How you choose to step away depends on you, but here are some ideas to start your technology mental cleanse.

  • Check your phone and social media only once a day.
  • Leave your phone in another room at night before you sleep.
  • Remove social media apps from your phone.
  • Opt out of social media notifications.
  • Block social media sites using a web filtering tool.
  • Delete your social media profiles forever (or for a certain period of time to see how you like it).

You may want to have a plan on how you will fill the void in the first few days. Some people might have withdrawal symptoms, such as a heightened craving for social media or a fear you might be missing something important or entertaining.

Additional benefits of trying a detox

Taking a break from digital distractions has a lot of health benefits, such as:

Becoming more productive.

A paper in the Journal of Applied Social Psychology showed that people spend much more time on social networks than they think they do, causing them to engage in more multi-tasking and distractions from work or hobbies.

Improving your sleep.

A 2014 study of adults aged 19 to 32 found that on average, they check their social media accounts for over an hour a day. Of those, 57% reported sleep disturbances.

Improving your personal relationships.

Less time scrolling through social media can mean more face-to-face interactions with friends, family and loved ones. In addition, the trap of falling prey to social media “fights” is dramatically reduced, which lowers stress.

Reducing stress.

Social media tends to feed our “fear of missing out” and can create added pressure to be connected, witty or responsive. Maintaining a large social network may also add to daily stress and being bombarded constantly with information, opinions and comparisons is detrimental to mental well-being.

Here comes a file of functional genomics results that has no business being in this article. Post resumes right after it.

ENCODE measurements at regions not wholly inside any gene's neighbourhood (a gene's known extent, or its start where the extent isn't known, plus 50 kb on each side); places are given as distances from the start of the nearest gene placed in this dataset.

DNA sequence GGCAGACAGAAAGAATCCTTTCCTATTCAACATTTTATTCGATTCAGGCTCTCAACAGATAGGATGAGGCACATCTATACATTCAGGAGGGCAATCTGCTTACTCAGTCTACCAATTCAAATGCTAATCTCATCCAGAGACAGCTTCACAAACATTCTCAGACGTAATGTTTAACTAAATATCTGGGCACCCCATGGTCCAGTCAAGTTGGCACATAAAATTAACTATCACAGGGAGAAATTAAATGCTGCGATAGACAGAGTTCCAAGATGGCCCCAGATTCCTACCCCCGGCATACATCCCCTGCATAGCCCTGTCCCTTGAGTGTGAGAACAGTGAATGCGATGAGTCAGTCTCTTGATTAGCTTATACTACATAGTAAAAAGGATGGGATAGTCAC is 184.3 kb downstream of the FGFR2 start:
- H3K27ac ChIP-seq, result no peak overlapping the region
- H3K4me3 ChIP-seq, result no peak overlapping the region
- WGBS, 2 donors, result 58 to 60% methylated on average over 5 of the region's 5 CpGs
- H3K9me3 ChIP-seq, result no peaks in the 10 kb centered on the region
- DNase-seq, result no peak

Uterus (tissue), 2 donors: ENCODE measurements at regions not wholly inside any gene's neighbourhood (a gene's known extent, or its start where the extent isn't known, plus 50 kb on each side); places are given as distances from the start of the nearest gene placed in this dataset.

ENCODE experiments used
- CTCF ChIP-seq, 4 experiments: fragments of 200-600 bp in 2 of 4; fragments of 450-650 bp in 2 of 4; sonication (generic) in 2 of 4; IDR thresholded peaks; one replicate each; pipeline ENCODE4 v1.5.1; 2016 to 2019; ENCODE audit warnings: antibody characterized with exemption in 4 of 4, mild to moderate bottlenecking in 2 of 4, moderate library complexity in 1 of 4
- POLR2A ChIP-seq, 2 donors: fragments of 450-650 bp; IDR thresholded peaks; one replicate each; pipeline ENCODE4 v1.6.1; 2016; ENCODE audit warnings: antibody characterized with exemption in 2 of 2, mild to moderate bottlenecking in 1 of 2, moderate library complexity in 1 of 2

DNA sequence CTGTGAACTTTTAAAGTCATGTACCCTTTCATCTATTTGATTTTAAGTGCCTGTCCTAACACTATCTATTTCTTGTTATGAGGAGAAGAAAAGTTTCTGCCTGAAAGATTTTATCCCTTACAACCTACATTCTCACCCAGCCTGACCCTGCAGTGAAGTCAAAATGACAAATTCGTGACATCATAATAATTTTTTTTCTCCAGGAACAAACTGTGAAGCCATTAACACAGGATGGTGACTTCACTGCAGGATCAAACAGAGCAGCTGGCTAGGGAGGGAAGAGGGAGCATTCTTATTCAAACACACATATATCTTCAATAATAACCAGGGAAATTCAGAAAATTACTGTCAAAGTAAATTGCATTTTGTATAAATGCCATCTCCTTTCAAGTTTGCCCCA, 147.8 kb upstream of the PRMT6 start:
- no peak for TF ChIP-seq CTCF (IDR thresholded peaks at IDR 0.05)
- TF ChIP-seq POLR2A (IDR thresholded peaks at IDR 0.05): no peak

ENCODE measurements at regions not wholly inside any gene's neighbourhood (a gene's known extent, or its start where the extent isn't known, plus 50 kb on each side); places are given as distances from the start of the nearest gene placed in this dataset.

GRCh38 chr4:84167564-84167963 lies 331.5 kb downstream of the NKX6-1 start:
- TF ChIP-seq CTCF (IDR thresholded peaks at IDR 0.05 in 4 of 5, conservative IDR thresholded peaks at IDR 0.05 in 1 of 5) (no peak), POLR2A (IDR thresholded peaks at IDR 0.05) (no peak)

Finding new or old hobbies.

Remember how you used to love reading, hiking or woodworking? By taking an online break, you may find yourself rediscovering or participating in hobbies or other enjoyable activities you would normally not have time for.

Becoming more mindful.

By reducing those digital distractions, you can become more in tune with what’s around you and how you’re feeling in the moment.

Becoming better connected.

Social media may lead us to believe we are truly connected to our friends and family, but it’s an illusion. By deleting that crutch, you’ll open yourself up to seeing more people and having more genuine conversations free of edits or filters.

Improving your self-esteem.

Being online all the time can cause us to compare ourselves, our lives and our own happiness with what we see. This can harm our self-esteem.

Resetting your tolerance for social media.

You’ll soon find that your need to check sites will ease and you can control your need for constant online connection. You’ll also appreciate the positive aspects of social media more and be able to decide what negative aspects to avoid.

Give your brain a break by taking a digital break and help bring clarity back into your life. If you are struggling with depression, stress, social media overload or a social media addiction, INTEGRIS Mental Health offers free mental health screenings as well as comprehensive services like inpatient facilities, counseling, psychiatry and support groups.